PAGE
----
Benchmarking is an incredibly valuable tool for organizations looking to stabilize their hiring processes but it can be intimidating to get started. Luckily, one of our teams at TTI SI just completed a benchmark together and I’m here to give you a firsthand account of the experience.
I was a little nervous going into my first benchmark! I know a lot about benchmarking in theory through interviews and research during my time at TTI SI, but I was eager to see how exactly that played out in practice. Juan Kingsbury of Career Blindspot is always a delight to work with and learn from, and I did learn a lot.
After speaking with fellow SMEs (Subject Matter Experts) Bobby Tyning, Creative Director and Jessica Boyle, Director of Marketing, I compiled our three biggest takeaways from the benchmarking process.
Conflict Makes the Process Work
When it comes to DISC, I’m a I/S or a Relator if we’re using the terminology from the DISC wheel. I prefer to avoid conflict whenever possible and like for me but I learned quickly while benchmarking that conflict was actually key as we uncovered the requirements for our new position.
In the benchmarking process, each SME (Subject Matter Expert) is bringing something different to the process. I had a different idea of what Drivers to emphasize than Jessica and Bobby, and as we each explained our points of view we came to a compromise. Likewise, I pushed myself to speak up and challenge points I didn’t quite agree with.
“It gets great discussions going, which sometimes even turns into a debate,” Bobby agreed, “But it’s a vital part of the selection process that is woefully underutilized and overlooked.”
Disagreement makes for the best possible outcome when it comes to benchmarking, but obviously only if it’s handled productively! Everyone involved needs to enter the process with respect and consideration for each other’s opinions — lucky for us, that’s how my team handles every interaction with each other. Our different points of view combined and contrasted with each other to reach the strongest outcome.
Jessica gave me some additional insight into her experience;
“I realized quickly that I needed to let my ego go in this process,” she told me candidly. “My DISC style (D/C) and Drivers can lead to me feeling like I need to do it all, but benchmarking this position was critical for me to realize that I simply cannot do it all on my own. Things don’t need to get done the exact way I envision as long as we reach our mutual goal of success.”
Know Your Team Before You Start
Jessica and I work very closely with each other as the Marketing department of TTI SI, and we actually have entirely opposite DISC styles and Driving Forces.
We consider these differences as a strength, not a weakness, since we can compensate for each other’s blind spots and approach problems with different perspectives that help us reach the most favorable outcomes.
TTI SI tools were invaluable as we began to work together. One of the biggest benefits of working for TTI SI is access to our assessments (especially for me — I have an Intellectual top Driver and want to know everything I can about our work and research!).
“You definitely need to have an idea of what your team wants and needs before the benchmark,” Jessica agreed. “Acknowledging the personalities on our team was crucial, because we’re looking for that cultural fit as well. Thanks to the process we know exactly where the gaps are in our team’s knowledge and expertise, which helped us begin to craft a benchmark to address those gaps.”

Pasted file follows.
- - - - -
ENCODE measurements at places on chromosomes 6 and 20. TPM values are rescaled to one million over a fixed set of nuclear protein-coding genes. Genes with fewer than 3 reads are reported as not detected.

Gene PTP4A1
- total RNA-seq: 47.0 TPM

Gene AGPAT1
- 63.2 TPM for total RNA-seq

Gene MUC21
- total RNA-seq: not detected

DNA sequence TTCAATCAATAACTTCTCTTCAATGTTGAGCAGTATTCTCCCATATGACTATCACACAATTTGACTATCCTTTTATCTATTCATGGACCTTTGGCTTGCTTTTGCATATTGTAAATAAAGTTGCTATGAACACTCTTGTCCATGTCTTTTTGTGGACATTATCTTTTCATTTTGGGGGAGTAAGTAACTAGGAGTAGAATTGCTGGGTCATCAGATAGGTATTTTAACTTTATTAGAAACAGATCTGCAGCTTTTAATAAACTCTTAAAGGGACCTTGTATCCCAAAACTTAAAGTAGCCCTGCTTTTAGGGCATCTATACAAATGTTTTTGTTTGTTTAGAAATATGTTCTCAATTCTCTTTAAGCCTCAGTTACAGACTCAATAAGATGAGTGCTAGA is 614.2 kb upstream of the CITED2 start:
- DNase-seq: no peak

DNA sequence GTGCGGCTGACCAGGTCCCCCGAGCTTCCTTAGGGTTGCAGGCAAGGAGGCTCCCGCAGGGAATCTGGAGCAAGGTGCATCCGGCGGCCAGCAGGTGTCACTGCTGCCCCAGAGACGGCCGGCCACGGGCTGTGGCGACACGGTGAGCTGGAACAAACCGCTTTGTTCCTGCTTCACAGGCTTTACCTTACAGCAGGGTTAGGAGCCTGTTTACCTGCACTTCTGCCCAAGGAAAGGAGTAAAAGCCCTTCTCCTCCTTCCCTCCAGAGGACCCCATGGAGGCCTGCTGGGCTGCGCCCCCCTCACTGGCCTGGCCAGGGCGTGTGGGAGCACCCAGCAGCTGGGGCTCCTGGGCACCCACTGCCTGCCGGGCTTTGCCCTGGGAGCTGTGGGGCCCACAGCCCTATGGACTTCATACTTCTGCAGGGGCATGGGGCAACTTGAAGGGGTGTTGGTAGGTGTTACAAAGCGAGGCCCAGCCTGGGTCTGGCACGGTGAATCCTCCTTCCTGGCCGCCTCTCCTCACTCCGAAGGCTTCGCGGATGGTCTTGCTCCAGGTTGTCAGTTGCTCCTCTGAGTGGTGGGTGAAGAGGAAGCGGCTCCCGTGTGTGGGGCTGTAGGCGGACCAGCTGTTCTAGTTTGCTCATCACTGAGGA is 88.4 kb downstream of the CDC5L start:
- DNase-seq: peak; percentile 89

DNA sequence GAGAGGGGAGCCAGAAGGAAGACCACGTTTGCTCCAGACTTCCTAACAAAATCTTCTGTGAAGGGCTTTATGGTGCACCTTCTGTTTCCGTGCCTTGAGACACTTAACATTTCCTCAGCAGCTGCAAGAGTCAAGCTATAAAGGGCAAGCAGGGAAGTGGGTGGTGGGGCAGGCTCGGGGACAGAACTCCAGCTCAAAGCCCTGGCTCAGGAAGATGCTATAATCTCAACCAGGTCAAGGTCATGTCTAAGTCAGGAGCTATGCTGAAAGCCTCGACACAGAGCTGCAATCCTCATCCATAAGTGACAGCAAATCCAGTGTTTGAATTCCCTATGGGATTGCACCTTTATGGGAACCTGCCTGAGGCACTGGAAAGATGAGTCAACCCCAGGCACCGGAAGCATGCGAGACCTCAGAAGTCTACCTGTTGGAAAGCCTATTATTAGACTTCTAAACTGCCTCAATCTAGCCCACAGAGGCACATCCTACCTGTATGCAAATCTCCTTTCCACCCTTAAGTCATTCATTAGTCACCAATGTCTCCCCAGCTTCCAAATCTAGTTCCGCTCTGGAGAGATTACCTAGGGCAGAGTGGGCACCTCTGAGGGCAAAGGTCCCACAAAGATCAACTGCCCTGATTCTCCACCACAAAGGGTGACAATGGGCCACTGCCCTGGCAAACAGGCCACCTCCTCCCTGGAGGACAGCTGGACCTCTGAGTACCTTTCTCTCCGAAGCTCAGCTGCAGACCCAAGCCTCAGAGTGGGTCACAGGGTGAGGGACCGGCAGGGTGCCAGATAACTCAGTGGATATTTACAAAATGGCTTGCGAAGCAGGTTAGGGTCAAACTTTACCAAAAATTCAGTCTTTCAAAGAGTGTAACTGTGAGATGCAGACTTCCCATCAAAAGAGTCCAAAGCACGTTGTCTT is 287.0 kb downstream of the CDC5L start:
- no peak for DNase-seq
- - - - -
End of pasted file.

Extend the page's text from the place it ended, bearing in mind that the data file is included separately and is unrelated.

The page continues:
What You Don’t Want Matters, Too!
Knowing what you don’t want is just as important as knowing what you do want in a new team member. In our benchmark session, we were able to predict situations we anticipate the new team member dealing with. We figured out how we would want them to react as well as what we’d want them to avoid doing, so we can look for both red flags and green flags during the interview process.
What ended up being really important to our group in this benchmark was the ability to articulate which of the 12 Driving Forces in particular we wanted to avoid.
It’s important to remember to be flexible when it comes to utilizing your benchmark in the interview process. You don’t want to miss the best candidate because they’re different from your ideal benchmark. As we’ve said, “Benchmarking is a tool to hone in on top candidates, not a blanket dismissal of talent.”
“Connecting with each person on a personal level before getting into business is a huge deal, even for the people that don’t always enjoy lots of interaction for interactions sake,” Jessica said. “Creating a checklist of what we need solved by a new team member helped us articulate what we really needed and what we didn’t.”
Begin Benchmarking With Confidence
Benchmarking is an invaluable tool for growing teams and strategic organizations. If your team is interested in giving it a shot, I personally can’t recommend it enough.
“The benchmarking experience as a whole seemed really intimidating to me, but having an experienced facilitator and a collaborative team made all the difference,” Jessica agreed. “I’m looking forward to finding our new team member and digging into the work with them.”
I personally really enjoyed getting actual experience with a benchmark. Seeing how the theory and information our TTI SI assessments and processes actually applies to real-life work was eye-opening.
I think Bobby said it well; “This wasn’t my first benchmark, but what I took away was that there is really no better activity of how all the TTI SI sciences come together than attending a benchmarking session.”
Are you interested in harnessing the power of TTI SI’s tool for your organization? Want to find out how you can implement a benchmarking process in your hiring strategy? Let us help! Get the answers you need here.